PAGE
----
Updated: Feb 19
Nottingham private hire drivers will now be allowed to work for multiple app-based platforms, as in other major cities in the UK.
This change in licensing conditions, which was voted for unanimously by Nottingham City Council’s Licencing Committee in December, was temporarily delayed by a failed legal challenge from Nottingham’s largest private hire car provider DG Cars but has now come into effect.
Azeem Hanif, chair, UPHD Nottingham branch, says: “This is great news, not just for Nottingham city’s 2,500 private hire drivers but for customer safety. Under the old system, drivers were being forced to work longer hours for less pay, just to make ends meet. Shorter shifts and more control for drivers means safer journeys for customers. Councillor Toby Neal has worked hard alongside MPs and UPHD members to put public safety and drivers’ rights at the heart of this process. The result for Nottingham will be safer streets and fairer conditions for private hire drivers, so we couldn’t be happier.”
Drivers will still be required to obtain and hold a current driver and vehicle licence, but will no longer be prohibited from working for more than one provider at the same time, giving these workers more control over their income and the structure of their working lives. The change follows a grassroots campaign by members of the Nottingham branch of the United Private Hire Drivers (UPHD) branch of the Independent Workers of Great Britain (IWGB) union.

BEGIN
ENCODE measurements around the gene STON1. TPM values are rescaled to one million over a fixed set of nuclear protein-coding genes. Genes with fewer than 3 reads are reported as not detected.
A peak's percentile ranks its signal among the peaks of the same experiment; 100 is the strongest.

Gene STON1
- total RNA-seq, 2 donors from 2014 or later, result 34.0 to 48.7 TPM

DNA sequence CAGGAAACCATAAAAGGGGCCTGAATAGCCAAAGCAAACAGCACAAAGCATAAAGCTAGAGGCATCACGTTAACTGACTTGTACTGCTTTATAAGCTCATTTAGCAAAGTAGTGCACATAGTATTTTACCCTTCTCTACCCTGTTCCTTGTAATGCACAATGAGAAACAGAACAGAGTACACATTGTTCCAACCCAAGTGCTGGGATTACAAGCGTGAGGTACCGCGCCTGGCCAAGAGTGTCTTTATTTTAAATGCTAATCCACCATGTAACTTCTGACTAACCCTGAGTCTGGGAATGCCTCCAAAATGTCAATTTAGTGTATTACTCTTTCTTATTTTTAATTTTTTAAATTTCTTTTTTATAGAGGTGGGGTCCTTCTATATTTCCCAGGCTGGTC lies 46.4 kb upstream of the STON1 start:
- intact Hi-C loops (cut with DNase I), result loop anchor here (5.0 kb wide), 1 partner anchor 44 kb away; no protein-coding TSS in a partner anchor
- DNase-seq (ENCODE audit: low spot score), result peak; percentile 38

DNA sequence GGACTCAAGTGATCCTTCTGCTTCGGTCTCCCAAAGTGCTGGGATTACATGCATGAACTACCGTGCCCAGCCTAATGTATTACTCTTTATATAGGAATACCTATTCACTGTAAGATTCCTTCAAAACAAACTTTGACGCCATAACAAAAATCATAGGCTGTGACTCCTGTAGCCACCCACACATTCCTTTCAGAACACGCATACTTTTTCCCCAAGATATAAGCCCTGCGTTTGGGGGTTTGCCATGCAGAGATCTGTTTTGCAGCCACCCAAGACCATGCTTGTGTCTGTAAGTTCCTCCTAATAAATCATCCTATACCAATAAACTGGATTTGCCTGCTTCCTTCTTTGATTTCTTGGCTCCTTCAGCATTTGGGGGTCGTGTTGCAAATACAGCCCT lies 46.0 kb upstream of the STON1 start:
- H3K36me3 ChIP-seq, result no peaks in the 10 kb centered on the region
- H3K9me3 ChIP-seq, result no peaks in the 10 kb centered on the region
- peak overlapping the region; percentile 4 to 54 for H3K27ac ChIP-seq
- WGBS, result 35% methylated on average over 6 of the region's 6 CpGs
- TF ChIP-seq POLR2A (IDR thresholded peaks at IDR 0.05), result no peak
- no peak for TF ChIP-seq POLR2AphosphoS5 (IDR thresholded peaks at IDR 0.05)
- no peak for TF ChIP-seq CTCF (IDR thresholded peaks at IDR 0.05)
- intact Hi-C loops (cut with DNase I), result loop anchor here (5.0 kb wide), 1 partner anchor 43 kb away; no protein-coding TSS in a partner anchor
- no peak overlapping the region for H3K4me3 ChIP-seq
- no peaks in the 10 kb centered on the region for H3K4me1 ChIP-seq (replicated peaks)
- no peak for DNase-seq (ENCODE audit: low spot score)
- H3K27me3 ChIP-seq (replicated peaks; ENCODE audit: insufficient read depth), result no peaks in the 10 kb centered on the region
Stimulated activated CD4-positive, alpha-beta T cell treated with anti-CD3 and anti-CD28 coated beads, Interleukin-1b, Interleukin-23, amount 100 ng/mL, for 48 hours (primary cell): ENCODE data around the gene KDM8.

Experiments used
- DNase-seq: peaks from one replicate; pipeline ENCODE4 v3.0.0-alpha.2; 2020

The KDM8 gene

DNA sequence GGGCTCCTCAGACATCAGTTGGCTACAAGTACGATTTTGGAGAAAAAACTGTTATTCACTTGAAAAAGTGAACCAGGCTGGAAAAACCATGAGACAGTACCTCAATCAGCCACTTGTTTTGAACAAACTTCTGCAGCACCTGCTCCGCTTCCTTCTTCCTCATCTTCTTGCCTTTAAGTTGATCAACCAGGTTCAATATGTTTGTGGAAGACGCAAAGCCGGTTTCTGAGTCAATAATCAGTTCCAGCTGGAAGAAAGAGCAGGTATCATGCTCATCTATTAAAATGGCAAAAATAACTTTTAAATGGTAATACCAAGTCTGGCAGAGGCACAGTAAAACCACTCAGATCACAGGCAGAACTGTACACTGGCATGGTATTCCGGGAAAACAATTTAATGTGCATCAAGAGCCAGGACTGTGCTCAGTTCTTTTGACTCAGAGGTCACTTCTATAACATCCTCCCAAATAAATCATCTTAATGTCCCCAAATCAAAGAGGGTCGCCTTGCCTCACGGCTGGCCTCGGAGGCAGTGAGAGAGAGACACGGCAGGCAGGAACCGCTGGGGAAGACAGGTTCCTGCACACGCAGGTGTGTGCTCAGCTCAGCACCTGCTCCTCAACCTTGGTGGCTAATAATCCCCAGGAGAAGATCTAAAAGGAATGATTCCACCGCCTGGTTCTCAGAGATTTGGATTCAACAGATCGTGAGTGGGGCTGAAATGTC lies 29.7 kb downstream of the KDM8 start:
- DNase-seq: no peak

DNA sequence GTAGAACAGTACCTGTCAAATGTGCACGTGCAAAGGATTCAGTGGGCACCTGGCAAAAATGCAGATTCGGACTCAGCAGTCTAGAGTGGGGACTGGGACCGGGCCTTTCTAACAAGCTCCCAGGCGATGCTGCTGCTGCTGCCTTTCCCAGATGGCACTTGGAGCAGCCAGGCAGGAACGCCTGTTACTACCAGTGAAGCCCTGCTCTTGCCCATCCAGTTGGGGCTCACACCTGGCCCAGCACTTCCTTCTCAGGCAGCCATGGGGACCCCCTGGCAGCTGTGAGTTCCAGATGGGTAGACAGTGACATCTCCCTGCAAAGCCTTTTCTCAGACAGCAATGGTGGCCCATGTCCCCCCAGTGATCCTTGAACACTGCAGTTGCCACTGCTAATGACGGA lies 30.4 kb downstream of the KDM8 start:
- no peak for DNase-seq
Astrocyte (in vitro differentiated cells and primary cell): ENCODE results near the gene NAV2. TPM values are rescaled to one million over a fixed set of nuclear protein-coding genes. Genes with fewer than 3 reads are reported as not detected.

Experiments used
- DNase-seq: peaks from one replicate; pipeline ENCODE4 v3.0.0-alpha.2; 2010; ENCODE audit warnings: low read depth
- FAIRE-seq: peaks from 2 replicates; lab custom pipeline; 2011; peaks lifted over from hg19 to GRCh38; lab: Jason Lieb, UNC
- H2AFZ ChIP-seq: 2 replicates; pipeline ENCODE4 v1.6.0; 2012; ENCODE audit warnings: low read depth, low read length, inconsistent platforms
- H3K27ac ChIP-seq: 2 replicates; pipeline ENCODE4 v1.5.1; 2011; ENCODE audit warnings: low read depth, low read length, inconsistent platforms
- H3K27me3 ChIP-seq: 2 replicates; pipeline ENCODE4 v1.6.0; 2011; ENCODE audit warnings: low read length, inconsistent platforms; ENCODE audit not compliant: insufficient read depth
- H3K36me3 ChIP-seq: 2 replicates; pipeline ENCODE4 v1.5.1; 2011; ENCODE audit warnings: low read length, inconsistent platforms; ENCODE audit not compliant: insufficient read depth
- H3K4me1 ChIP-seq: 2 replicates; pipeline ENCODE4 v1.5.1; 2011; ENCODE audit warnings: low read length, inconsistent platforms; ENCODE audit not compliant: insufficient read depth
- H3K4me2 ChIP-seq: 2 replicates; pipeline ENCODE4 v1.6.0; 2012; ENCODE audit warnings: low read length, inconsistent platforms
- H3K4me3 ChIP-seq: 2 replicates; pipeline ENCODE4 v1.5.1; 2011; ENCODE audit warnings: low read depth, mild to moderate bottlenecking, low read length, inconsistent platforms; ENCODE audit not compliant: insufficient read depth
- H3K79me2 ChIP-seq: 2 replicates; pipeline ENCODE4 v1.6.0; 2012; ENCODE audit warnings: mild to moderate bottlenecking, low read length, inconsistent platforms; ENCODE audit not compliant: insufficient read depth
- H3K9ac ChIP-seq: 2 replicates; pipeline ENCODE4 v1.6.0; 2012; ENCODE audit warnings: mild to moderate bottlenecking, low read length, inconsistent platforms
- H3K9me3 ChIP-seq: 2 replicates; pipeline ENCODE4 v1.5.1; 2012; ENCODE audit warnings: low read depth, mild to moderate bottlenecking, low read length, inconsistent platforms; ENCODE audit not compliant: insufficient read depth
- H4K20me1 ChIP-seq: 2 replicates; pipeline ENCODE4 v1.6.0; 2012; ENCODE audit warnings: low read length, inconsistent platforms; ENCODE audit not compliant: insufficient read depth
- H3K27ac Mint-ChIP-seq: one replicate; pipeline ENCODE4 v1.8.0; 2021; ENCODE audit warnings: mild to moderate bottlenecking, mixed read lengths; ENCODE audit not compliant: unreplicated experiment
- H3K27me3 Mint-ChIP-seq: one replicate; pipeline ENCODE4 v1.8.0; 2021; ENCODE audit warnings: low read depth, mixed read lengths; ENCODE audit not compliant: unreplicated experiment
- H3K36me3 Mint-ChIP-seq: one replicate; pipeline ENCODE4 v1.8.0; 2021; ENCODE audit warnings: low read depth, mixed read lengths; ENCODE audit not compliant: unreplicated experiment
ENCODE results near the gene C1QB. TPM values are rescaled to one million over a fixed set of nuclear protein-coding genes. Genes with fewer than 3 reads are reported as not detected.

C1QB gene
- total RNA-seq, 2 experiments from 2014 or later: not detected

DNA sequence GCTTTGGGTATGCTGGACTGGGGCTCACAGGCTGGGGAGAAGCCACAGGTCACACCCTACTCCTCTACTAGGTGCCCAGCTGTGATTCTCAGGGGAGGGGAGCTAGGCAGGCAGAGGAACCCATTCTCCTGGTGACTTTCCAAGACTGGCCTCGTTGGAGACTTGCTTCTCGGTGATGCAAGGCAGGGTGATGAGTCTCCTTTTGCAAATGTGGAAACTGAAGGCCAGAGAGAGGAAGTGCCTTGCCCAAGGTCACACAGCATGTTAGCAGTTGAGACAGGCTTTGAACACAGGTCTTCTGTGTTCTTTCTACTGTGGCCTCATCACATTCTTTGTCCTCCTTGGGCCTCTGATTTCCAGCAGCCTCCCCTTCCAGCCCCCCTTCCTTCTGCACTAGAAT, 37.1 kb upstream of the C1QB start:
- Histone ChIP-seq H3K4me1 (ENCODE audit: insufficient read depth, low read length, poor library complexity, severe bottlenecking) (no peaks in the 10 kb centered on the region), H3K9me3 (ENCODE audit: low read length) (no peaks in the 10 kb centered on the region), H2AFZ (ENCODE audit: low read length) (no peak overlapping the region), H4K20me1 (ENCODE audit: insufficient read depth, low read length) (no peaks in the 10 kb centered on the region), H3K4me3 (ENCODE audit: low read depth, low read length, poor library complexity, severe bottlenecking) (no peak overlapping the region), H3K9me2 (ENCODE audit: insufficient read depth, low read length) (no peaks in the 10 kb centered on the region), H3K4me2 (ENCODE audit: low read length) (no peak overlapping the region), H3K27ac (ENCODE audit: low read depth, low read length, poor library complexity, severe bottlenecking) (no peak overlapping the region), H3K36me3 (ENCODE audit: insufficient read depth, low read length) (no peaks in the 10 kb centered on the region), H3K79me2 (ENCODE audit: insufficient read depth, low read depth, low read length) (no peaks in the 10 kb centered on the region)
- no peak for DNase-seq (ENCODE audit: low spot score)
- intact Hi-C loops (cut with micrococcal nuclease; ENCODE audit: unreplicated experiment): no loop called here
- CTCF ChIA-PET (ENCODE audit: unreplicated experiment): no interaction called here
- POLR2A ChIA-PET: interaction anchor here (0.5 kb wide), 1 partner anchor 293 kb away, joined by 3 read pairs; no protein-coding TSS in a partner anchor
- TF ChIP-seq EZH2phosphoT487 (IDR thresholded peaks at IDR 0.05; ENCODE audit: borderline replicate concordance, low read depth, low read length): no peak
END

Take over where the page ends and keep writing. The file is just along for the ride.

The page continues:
The restriction barring private hire drivers from working on multiple platforms was one of the first issues raised by members of the Nottingham UPHD branch after its founding in November 2017. When the branch discovered that there was no basis for these restrictions in government legislation and that in other major cities it is common for private hire drivers to work simultaneously for multiple platforms, a campaign for reform was launched in Nottingham.
The campaign soon garnered support from local Labour MPs, MP for North Nottingham, Alex Norris, MP for East Nottingham, Nadia Whittome and MP for South Nottingham, Lillian Greenwood, in accordance with the party’s manifesto commitment to support precarious and gig economy workers.
Proposals developed by Nottingham UPHD were revised in dialogue with Nottingham City Council and in December 2019 voted for unanimously by the Licencing Committee.
Image credit: TaxiPoint/UPHD